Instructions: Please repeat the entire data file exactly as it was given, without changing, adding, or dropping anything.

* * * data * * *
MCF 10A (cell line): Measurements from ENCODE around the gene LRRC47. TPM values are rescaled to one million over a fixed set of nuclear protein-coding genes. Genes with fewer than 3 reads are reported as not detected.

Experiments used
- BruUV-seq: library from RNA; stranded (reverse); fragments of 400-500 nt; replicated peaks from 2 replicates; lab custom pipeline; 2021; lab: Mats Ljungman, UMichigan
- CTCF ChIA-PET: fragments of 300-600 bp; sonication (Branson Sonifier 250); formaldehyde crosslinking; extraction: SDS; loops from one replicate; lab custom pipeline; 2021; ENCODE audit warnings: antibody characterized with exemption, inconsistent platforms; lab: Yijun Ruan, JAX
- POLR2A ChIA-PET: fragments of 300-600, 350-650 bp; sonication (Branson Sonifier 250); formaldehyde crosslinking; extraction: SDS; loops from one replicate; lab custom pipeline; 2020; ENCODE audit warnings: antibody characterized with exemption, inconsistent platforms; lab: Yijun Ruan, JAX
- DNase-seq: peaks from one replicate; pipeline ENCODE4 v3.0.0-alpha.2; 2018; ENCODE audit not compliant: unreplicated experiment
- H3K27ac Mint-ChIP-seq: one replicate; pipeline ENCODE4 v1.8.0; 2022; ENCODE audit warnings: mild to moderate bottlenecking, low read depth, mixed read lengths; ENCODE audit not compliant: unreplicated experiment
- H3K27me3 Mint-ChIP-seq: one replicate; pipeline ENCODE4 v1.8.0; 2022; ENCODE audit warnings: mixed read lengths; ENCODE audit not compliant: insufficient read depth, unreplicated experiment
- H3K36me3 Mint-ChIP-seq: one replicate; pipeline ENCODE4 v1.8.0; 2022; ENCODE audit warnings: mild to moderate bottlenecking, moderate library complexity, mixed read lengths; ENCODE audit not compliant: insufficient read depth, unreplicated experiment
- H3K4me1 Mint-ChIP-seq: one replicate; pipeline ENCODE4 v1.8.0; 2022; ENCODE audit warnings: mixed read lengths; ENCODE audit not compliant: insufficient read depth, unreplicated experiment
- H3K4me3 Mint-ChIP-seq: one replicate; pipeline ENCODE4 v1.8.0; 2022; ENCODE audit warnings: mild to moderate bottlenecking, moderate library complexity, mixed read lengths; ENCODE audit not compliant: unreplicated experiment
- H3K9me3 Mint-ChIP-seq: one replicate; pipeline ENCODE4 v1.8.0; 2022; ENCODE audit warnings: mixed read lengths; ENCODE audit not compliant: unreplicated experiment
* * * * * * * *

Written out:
MCF 10A (cell line): Measurements from ENCODE around the gene LRRC47. TPM values are rescaled to one million over a fixed set of nuclear protein-coding genes. Genes with fewer than 3 reads are reported as not detected.

Experiments used
- BruUV-seq: library from RNA; stranded (reverse); fragments of 400-500 nt; replicated peaks from 2 replicates; lab custom pipeline; 2021; lab: Mats Ljungman, UMichigan
- CTCF ChIA-PET: fragments of 300-600 bp; sonication (Branson Sonifier 250); formaldehyde crosslinking; extraction: SDS; loops from one replicate; lab custom pipeline; 2021; ENCODE audit warnings: antibody characterized with exemption, inconsistent platforms; lab: Yijun Ruan, JAX
- POLR2A ChIA-PET: fragments of 300-600, 350-650 bp; sonication (Branson Sonifier 250); formaldehyde crosslinking; extraction: SDS; loops from one replicate; lab custom pipeline; 2020; ENCODE audit warnings: antibody characterized with exemption, inconsistent platforms; lab: Yijun Ruan, JAX
- DNase-seq: peaks from one replicate; pipeline ENCODE4 v3.0.0-alpha.2; 2018; ENCODE audit not compliant: unreplicated experiment
- H3K27ac Mint-ChIP-seq: one replicate; pipeline ENCODE4 v1.8.0; 2022; ENCODE audit warnings: mild to moderate bottlenecking, low read depth, mixed read lengths; ENCODE audit not compliant: unreplicated experiment
- H3K27me3 Mint-ChIP-seq: one replicate; pipeline ENCODE4 v1.8.0; 2022; ENCODE audit warnings: mixed read lengths; ENCODE audit not compliant: insufficient read depth, unreplicated experiment
- H3K36me3 Mint-ChIP-seq: one replicate; pipeline ENCODE4 v1.8.0; 2022; ENCODE audit warnings: mild to moderate bottlenecking, moderate library complexity, mixed read lengths; ENCODE audit not compliant: insufficient read depth, unreplicated experiment
- H3K4me1 Mint-ChIP-seq: one replicate; pipeline ENCODE4 v1.8.0; 2022; ENCODE audit warnings: mixed read lengths; ENCODE audit not compliant: insufficient read depth, unreplicated experiment
- H3K4me3 Mint-ChIP-seq: one replicate; pipeline ENCODE4 v1.8.0; 2022; ENCODE audit warnings: mild to moderate bottlenecking, moderate library complexity, mixed read lengths; ENCODE audit not compliant: unreplicated experiment
- H3K9me3 Mint-ChIP-seq: one replicate; pipeline ENCODE4 v1.8.0; 2022; ENCODE audit warnings: mixed read lengths; ENCODE audit not compliant: unreplicated experiment